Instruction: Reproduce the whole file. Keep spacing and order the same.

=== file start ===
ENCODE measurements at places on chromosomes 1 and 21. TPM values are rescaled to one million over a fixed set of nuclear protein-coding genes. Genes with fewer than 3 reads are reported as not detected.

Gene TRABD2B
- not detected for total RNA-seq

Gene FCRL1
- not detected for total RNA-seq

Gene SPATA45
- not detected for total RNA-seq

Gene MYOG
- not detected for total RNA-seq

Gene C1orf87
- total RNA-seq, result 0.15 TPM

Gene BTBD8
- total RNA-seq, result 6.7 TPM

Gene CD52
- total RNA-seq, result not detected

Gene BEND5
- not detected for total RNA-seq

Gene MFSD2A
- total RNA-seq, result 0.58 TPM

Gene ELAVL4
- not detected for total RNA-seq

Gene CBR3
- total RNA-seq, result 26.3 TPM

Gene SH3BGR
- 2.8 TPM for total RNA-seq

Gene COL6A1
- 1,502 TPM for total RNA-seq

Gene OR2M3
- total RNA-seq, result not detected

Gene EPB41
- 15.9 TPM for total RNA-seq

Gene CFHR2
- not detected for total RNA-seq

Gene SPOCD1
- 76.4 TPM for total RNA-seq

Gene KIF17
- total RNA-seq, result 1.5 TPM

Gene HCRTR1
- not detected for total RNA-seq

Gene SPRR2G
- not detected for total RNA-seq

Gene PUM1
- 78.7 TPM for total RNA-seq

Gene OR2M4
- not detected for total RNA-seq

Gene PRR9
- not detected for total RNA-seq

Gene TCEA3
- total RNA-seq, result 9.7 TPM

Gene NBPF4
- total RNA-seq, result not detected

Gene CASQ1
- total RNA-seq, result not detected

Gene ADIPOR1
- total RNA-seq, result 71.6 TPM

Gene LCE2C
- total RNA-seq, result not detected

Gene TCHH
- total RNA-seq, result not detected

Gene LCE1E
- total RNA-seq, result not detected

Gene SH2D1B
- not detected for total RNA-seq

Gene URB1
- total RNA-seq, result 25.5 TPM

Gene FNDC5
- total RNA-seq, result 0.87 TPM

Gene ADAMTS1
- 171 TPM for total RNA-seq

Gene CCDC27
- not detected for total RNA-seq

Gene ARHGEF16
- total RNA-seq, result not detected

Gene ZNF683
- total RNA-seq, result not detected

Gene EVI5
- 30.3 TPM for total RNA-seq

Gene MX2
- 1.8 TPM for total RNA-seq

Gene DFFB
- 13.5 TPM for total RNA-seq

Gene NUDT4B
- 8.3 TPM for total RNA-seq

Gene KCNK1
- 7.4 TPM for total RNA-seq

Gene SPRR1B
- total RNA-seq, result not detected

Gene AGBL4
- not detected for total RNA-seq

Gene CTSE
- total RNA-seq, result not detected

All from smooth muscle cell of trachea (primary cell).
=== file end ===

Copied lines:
ENCODE measurements at places on chromosomes 1 and 21. TPM values are rescaled to one million over a fixed set of nuclear protein-coding genes. Genes with fewer than 3 reads are reported as not detected.

Gene TRABD2B
- not detected for total RNA-seq

Gene FCRL1
- not detected for total RNA-seq

Gene SPATA45
- not detected for total RNA-seq

Gene MYOG
- not detected for total RNA-seq

Gene C1orf87
- total RNA-seq, result 0.15 TPM

Gene BTBD8
- total RNA-seq, result 6.7 TPM

Gene CD52
- total RNA-seq, result not detected

Gene BEND5
- not detected for total RNA-seq

Gene MFSD2A
- total RNA-seq, result 0.58 TPM

Gene ELAVL4
- not detected for total RNA-seq

Gene CBR3
- total RNA-seq, result 26.3 TPM

Gene SH3BGR
- 2.8 TPM for total RNA-seq

Gene COL6A1
- 1,502 TPM for total RNA-seq

Gene OR2M3
- total RNA-seq, result not detected

Gene EPB41
- 15.9 TPM for total RNA-seq

Gene CFHR2
- not detected for total RNA-seq

Gene SPOCD1
- 76.4 TPM for total RNA-seq

Gene KIF17
- total RNA-seq, result 1.5 TPM

Gene HCRTR1
- not detected for total RNA-seq

Gene SPRR2G
- not detected for total RNA-seq

Gene PUM1
- 78.7 TPM for total RNA-seq

Gene OR2M4
- not detected for total RNA-seq

Gene PRR9
- not detected for total RNA-seq

Gene TCEA3
- total RNA-seq, result 9.7 TPM

Gene NBPF4
- total RNA-seq, result not detected

Gene CASQ1
- total RNA-seq, result not detected

Gene ADIPOR1
- total RNA-seq, result 71.6 TPM

Gene LCE2C
- total RNA-seq, result not detected

Gene TCHH
- total RNA-seq, result not detected

Gene LCE1E
- total RNA-seq, result not detected

Gene SH2D1B
- not detected for total RNA-seq

Gene URB1
- total RNA-seq, result 25.5 TPM

Gene FNDC5
- total RNA-seq, result 0.87 TPM

Gene ADAMTS1
- 171 TPM for total RNA-seq

Gene CCDC27
- not detected for total RNA-seq

Gene ARHGEF16
- total RNA-seq, result not detected

Gene ZNF683
- total RNA-seq, result not detected

Gene EVI5
- 30.3 TPM for total RNA-seq

Gene MX2
- 1.8 TPM for total RNA-seq

Gene DFFB
- 13.5 TPM for total RNA-seq

Gene NUDT4B
- 8.3 TPM for total RNA-seq

Gene KCNK1
- 7.4 TPM for total RNA-seq

Gene SPRR1B
- total RNA-seq, result not detected

Gene AGBL4
- not detected for total RNA-seq

Gene CTSE
- total RNA-seq, result not detected

All from smooth muscle cell of trachea (primary cell).